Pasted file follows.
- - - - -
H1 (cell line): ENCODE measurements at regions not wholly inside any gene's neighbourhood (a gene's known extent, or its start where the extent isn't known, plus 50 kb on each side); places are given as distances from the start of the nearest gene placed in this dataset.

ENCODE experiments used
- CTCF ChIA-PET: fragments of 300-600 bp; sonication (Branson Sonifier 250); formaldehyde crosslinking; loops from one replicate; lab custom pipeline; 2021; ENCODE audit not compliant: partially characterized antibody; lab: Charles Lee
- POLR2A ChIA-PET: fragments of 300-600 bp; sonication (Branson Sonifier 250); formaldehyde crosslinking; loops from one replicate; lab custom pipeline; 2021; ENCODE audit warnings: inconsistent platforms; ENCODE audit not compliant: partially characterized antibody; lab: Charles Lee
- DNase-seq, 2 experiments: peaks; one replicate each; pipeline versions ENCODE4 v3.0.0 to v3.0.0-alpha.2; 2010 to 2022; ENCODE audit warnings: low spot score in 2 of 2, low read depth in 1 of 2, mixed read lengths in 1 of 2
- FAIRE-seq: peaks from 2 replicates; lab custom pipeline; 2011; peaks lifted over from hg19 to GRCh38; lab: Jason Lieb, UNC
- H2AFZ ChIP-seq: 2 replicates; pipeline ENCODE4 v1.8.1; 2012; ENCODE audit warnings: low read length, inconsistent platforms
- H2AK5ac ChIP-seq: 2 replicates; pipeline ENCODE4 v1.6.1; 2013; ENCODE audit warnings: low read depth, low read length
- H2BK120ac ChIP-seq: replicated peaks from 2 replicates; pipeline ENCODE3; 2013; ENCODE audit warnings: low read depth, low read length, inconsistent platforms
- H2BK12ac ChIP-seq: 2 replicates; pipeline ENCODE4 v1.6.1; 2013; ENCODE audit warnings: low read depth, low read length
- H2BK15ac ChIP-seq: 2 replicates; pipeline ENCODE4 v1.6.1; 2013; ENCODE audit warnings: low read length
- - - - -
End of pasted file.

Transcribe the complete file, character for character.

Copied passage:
H1 (cell line): ENCODE measurements at regions not wholly inside any gene's neighbourhood (a gene's known extent, or its start where the extent isn't known, plus 50 kb on each side); places are given as distances from the start of the nearest gene placed in this dataset.

ENCODE experiments used
- CTCF ChIA-PET: fragments of 300-600 bp; sonication (Branson Sonifier 250); formaldehyde crosslinking; loops from one replicate; lab custom pipeline; 2021; ENCODE audit not compliant: partially characterized antibody; lab: Charles Lee
- POLR2A ChIA-PET: fragments of 300-600 bp; sonication (Branson Sonifier 250); formaldehyde crosslinking; loops from one replicate; lab custom pipeline; 2021; ENCODE audit warnings: inconsistent platforms; ENCODE audit not compliant: partially characterized antibody; lab: Charles Lee
- DNase-seq, 2 experiments: peaks; one replicate each; pipeline versions ENCODE4 v3.0.0 to v3.0.0-alpha.2; 2010 to 2022; ENCODE audit warnings: low spot score in 2 of 2, low read depth in 1 of 2, mixed read lengths in 1 of 2
- FAIRE-seq: peaks from 2 replicates; lab custom pipeline; 2011; peaks lifted over from hg19 to GRCh38; lab: Jason Lieb, UNC
- H2AFZ ChIP-seq: 2 replicates; pipeline ENCODE4 v1.8.1; 2012; ENCODE audit warnings: low read length, inconsistent platforms
- H2AK5ac ChIP-seq: 2 replicates; pipeline ENCODE4 v1.6.1; 2013; ENCODE audit warnings: low read depth, low read length
- H2BK120ac ChIP-seq: replicated peaks from 2 replicates; pipeline ENCODE3; 2013; ENCODE audit warnings: low read depth, low read length, inconsistent platforms
- H2BK12ac ChIP-seq: 2 replicates; pipeline ENCODE4 v1.6.1; 2013; ENCODE audit warnings: low read depth, low read length
- H2BK15ac ChIP-seq: 2 replicates; pipeline ENCODE4 v1.6.1; 2013; ENCODE audit warnings: low read length